Success was immediate. Allan started with 24 units in two buildings to test the market, wondering who would pay $225,000 for a climate-controlled garage. It turned out to be a lot of people. The project sold out before the building had a certificate of occupancy. Those luxury storage units now resell for $350,000.


The winning formula for the luxury storage business is the social atmosphere created by the gatherings, Allan says.

A resident of Fort Myers since 2002, he discovered Southwest Florida as a professional baseball player during spring training, and moved to the area after an injury cut short his career as a pitcher. He became a residential and commercial real estate agent and, chat­ting with people in the Iona neighbor­hood where he worked, Allan repeat­edly heard new residents complain that they had no room to store their antique cars, recreational vehicles and other gear needed to pursue their hobbies.

Ron Wertz, a resident of Shell Point retirement community, was a classic example.

“I’ve been collecting cars as a hobby for 65 years,” Wertz says. “In northeast Ohio, I had a large collection that I sold, except for four automobiles, a motor coach, and car-hauler trailer. I needed storage space.”

Allan soon found that it was more than just storage that people needed– they also wanted to share their passions with each other. “They needed to store their cars and pursue their hobbies in an area close to home where they could hang out, watch a football game, and entertain,” Allan explains.

Wertz says he particularly enjoys meeting other car enthusiasts. “No mat­ter what it is that we do in the world, it’s the people who make the difference,” he says. “Bringing people together is the wonderful thing, the great enjoyment in life, and Scott provides that.”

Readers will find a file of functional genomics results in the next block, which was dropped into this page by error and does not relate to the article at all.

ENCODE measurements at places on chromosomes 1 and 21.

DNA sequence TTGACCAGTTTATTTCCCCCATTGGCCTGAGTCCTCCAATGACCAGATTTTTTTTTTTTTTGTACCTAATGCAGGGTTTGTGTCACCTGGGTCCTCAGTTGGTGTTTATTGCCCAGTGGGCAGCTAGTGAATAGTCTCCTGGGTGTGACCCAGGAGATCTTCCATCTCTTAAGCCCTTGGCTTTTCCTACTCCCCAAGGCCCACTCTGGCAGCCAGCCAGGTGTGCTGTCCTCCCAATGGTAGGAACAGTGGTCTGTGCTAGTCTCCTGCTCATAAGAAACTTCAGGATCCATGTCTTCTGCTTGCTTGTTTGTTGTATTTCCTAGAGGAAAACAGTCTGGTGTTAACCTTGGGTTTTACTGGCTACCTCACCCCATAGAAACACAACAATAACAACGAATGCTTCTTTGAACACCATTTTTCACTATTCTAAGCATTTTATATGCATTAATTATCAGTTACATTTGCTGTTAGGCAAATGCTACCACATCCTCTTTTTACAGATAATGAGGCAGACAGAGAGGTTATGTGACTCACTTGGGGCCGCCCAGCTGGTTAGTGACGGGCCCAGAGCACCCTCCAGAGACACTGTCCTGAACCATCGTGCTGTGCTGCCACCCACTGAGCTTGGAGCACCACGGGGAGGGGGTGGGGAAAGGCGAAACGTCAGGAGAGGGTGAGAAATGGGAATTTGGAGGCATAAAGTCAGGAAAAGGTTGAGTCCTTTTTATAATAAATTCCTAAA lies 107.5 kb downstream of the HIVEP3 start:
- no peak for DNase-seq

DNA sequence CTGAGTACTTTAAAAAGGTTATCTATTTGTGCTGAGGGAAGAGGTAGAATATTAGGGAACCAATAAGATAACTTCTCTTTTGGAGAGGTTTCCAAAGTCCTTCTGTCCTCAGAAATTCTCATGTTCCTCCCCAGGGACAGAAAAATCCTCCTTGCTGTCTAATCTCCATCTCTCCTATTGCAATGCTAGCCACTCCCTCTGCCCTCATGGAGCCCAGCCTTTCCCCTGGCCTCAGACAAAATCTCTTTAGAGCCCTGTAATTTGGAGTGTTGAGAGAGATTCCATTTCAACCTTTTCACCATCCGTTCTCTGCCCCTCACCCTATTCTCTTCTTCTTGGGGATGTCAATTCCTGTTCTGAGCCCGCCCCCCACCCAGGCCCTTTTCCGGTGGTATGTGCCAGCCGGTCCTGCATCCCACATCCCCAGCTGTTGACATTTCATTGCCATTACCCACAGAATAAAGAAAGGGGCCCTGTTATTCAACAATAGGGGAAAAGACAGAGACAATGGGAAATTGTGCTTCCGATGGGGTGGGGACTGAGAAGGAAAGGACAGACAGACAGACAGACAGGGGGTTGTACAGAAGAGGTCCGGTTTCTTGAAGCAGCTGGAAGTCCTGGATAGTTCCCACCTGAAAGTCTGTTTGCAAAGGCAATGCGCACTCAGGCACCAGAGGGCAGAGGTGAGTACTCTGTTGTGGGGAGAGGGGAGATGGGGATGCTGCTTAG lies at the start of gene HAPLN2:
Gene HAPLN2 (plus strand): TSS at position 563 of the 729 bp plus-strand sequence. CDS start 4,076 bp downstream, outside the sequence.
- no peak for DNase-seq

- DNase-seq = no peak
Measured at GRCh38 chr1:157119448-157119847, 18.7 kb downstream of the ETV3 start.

Another advantage of hybrid zoning is the lack of restrictions. Owners can build bars, bathrooms and lounge areas with big-screen TVs inside their units and socialize with other owners, mak­ing as much noise as they like .Because industrial zoning prohibits residential use, ordinances do not apply.

“My unit’s set up with 35 animal mounts, a kick-ass stereo system and a nice bar with colorful island-wharf décor,” says Torgerson, a former big-game hunter, who says he loves to check out his neighbors’ stock cars, fishing boats and wood-working shops. There is even a World War II museum in one of the units.

“Our condo association’s mission statement is to promote fun, creativ­ity and loud events,” Torgerson says. “We’re very socially interactive. Some groups go for coffee every morning during season.”

Allan himself maintains a unit at Island Storage so that he can participate in the development of the condo associa­tion governing meetings. He was voted president of the association and contin­ues to host parties and plan events.


Prices at Lakeside Storage start at $299,000 for the smaller units and run into the upper $300,000s for the larger ones. The price doesn’t include bars, bathrooms and other amenities. Allan says prices for the upgrades are around $80,000 to $90,000, depending on the finishing detail.

Allan acknowledges that facilities such as his work best in higher income neighborhoods.

“A $600,000 home is now selling to cash buyers for over $1 million,” he says, noting the new demographics of the area.

Allan says he’s not concerned about My ITEC Place, the storage units that ITEC itself is building in the park off Alico Road. Developers Chris Pisano and Paul Hardy say the My ITEC units are half the size, too small for a rec­reational vehicle, and don’t offer the upscale ambiance of the Lakeside units.

Allan says Lakeside Storage is likely to draw well-heeled clients from as far away as Naples, where similar space might cost twice as much.

“It feels like the entire world is moving to Southwest Florida and Alico Road is right in the middle of it all,” he adds.